An Arthurton farmer is concerned the dog that killed two of his sheep and injured four more will kill again.
The sheep belonged to Brent and Carron Wallace and were found on Monday.
Mr Wallace said the couple were leaving for Gore at lunchtime when Mrs Wallace noticed a dead hogget in the paddock beside the drive.
“I saw all the wool there,” Mr Wallace said.
“I stopped and I walked over there and I said ‘no there’s been a damn dog’.”
As they travelled down the road Mrs Wallace saw a dead ewe on the hillside.
On their return Mr Wallace went around the sheep and found evidence of the dog attack near the dead ewe.
“There’s a fresh pool of blood there on the ground.
“There’s dog footprints in the mud.
“There’s a circle where it’s had the sheep down and been going round and round.”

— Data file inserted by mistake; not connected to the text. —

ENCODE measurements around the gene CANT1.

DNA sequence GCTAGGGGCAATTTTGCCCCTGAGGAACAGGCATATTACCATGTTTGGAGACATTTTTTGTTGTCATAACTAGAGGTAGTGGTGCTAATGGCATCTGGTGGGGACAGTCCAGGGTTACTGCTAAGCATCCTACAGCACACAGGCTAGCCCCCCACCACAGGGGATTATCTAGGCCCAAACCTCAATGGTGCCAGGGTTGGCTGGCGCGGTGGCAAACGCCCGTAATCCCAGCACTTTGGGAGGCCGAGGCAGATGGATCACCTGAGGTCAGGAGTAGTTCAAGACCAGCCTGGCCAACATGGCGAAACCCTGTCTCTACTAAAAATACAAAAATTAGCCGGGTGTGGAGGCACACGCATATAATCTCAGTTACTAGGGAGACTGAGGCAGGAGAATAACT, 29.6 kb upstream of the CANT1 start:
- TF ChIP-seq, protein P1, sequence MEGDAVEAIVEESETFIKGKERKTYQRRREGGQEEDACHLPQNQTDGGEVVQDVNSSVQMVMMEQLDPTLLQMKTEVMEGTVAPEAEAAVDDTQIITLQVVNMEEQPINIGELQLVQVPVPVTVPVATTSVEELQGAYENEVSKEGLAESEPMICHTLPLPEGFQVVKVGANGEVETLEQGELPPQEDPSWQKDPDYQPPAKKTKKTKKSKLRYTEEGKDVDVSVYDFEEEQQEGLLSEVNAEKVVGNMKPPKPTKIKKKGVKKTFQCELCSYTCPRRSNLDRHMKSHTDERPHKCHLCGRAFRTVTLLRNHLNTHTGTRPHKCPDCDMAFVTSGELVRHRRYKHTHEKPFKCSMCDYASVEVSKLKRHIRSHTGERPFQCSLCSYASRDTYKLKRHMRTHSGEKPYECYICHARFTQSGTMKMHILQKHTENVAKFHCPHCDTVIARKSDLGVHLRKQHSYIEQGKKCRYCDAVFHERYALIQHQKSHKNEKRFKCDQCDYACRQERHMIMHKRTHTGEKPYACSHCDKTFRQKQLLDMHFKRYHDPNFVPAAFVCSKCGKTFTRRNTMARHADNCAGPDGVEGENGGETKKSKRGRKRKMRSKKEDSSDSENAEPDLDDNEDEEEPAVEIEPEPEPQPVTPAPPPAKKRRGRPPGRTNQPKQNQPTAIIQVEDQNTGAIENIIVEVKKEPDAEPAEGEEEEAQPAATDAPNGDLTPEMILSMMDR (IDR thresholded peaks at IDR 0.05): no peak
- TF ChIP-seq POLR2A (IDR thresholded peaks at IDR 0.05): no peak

A hogget which had been in the paddock with the ewe was still missing.
Eighteen hoggets had been in the paddock by the drive and apart from the hogget that was killed four were injured.
“The wool’s all ripped off.”
The dog had eaten part of the carcass of the hogget.
“I presume that one might have been the first one.
“It’s had quite a feed off the neck.”
The attack must have happened overnight, he said.
He had not heard dogs barking.
Mr Wallace was concerned if the dog was still loose more sheep would be killed.
“Once they get a taste for blood it could keep coming back.
“Who’s to know it won’t come back tonight and have another attack?”
It was disappointing to lose the hogget, which was worth about $150.
“A ewe is probably worth more.”
He did not know where the dog could have come from or if more than one dog was involved.
He rang 111 to report the crime but after logging details of the incident the operator suggested he call the district council.
He rang the Clutha District Council but the person he spoke to said there was nothing much that could be done unless the dog returned.